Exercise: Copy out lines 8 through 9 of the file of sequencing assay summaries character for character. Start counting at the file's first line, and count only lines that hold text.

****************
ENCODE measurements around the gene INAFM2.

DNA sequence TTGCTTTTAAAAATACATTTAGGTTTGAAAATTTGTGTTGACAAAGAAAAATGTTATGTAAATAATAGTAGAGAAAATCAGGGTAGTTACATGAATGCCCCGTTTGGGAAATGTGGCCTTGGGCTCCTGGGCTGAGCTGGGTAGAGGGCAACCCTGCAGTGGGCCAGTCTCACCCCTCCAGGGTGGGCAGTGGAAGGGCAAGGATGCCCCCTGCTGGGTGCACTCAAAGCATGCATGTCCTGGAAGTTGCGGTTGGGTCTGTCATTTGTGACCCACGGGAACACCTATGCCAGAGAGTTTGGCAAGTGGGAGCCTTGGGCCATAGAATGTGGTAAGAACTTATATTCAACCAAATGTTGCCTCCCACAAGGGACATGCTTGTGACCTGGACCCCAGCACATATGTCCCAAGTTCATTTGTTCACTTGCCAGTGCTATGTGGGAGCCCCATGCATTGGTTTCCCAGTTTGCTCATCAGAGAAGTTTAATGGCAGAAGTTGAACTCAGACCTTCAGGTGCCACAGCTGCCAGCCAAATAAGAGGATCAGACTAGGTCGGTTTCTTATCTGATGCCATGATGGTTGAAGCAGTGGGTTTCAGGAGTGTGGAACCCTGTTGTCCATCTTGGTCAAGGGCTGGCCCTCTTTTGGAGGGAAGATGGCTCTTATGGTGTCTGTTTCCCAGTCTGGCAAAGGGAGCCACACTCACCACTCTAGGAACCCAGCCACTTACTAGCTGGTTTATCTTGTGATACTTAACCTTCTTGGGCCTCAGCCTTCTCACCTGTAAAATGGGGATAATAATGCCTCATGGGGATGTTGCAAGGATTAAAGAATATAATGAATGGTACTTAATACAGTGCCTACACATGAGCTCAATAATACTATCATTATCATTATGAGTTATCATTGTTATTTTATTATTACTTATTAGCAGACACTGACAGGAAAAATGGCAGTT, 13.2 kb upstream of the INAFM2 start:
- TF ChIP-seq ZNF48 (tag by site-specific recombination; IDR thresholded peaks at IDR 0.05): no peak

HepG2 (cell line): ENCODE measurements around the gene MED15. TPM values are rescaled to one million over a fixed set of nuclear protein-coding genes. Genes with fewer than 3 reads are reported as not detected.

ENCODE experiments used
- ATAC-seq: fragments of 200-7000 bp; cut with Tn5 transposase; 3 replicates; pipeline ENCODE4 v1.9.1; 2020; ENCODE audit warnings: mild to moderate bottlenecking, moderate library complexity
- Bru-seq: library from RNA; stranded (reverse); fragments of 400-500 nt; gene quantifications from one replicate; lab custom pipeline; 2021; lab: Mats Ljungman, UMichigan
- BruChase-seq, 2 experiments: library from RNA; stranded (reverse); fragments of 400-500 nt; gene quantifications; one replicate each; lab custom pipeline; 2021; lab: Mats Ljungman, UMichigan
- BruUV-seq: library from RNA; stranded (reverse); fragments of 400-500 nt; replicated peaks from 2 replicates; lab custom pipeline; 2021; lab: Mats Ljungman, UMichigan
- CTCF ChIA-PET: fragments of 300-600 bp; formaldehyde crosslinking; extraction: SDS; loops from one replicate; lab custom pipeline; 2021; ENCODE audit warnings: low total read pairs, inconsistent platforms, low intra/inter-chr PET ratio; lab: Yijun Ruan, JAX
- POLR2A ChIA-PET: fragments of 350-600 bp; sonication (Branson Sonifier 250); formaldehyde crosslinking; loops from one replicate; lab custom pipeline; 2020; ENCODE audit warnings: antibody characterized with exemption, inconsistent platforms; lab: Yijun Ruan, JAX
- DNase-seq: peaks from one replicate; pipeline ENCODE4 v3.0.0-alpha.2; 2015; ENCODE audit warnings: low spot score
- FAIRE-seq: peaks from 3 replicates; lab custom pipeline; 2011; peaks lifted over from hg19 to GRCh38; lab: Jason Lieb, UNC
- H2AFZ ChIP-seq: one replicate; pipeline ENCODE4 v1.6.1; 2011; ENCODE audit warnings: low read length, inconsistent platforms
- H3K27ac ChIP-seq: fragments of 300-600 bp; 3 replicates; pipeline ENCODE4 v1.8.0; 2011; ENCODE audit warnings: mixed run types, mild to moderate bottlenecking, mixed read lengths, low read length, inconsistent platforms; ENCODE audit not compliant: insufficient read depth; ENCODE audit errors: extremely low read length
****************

- BruChase-seq, 2 experiments: library from RNA; stranded (reverse); fragments of 400-500 nt; gene quantifications; one replicate each; lab custom pipeline; 2021; lab: Mats Ljungman, UMichigan
- BruUV-seq: library from RNA; stranded (reverse); fragments of 400-500 nt; replicated peaks from 2 replicates; lab custom pipeline; 2021; lab: Mats Ljungman, UMichigan